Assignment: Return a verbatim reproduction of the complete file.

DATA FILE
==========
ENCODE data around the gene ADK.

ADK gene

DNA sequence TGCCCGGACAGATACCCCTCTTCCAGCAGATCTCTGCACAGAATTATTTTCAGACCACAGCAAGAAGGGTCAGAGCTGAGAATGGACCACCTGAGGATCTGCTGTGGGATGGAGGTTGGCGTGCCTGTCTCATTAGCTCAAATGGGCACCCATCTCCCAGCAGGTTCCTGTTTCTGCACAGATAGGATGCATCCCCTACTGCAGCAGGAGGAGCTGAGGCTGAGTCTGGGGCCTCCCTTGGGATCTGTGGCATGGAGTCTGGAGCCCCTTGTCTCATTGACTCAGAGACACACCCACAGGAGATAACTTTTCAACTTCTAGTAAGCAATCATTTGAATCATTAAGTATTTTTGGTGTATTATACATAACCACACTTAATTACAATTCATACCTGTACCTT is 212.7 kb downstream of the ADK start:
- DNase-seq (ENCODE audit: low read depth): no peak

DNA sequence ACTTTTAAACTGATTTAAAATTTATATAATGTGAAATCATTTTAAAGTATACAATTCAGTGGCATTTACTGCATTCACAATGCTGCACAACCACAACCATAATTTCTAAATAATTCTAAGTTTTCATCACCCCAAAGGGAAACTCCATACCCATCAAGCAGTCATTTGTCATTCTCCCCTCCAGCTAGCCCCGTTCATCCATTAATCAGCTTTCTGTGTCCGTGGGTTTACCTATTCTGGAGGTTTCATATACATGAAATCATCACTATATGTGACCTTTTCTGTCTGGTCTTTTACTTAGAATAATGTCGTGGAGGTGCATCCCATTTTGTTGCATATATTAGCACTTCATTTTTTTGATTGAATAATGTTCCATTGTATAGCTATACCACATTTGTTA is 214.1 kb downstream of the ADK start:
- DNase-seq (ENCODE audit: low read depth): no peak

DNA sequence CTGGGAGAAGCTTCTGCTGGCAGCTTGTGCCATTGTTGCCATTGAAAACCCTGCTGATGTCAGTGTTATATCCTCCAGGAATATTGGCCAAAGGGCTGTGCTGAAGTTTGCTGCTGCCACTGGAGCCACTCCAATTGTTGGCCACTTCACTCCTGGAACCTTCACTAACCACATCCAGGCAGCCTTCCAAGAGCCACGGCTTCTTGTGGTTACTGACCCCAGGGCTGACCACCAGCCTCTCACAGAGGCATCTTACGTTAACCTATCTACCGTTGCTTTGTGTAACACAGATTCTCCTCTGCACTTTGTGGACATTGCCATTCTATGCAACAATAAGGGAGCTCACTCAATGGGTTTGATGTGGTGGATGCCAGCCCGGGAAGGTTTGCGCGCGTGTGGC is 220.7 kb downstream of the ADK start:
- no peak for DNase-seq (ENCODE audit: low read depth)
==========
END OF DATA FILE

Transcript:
ENCODE data around the gene ADK.

ADK gene

DNA sequence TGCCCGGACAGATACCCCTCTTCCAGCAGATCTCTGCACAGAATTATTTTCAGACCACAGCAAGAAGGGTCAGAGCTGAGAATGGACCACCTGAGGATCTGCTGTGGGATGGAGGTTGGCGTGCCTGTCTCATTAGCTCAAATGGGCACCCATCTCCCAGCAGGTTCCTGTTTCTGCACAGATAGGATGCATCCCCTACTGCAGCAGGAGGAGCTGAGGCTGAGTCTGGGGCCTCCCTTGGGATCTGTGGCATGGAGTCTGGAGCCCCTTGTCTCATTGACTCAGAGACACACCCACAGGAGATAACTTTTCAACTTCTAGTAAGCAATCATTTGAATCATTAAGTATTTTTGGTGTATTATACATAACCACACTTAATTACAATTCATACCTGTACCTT is 212.7 kb downstream of the ADK start:
- DNase-seq (ENCODE audit: low read depth): no peak

DNA sequence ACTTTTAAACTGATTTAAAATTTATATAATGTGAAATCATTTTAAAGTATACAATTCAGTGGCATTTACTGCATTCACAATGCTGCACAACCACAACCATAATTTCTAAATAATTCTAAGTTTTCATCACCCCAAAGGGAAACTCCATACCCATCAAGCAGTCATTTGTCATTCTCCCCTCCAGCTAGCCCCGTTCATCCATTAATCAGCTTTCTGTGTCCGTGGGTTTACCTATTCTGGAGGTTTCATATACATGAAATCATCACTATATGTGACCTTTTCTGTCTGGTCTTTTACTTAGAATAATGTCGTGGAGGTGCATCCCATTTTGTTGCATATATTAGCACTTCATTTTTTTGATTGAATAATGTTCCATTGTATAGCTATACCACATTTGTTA is 214.1 kb downstream of the ADK start:
- DNase-seq (ENCODE audit: low read depth): no peak

DNA sequence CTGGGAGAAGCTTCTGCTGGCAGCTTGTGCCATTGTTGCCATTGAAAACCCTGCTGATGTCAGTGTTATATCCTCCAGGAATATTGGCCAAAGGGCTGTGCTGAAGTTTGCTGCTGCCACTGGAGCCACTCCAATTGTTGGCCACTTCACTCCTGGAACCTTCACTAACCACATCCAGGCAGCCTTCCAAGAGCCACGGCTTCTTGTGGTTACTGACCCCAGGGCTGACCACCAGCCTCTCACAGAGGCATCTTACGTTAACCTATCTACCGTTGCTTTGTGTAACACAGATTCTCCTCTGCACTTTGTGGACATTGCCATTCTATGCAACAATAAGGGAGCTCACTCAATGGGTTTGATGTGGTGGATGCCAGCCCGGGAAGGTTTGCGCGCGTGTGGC is 220.7 kb downstream of the ADK start:
- no peak for DNase-seq (ENCODE audit: low read depth)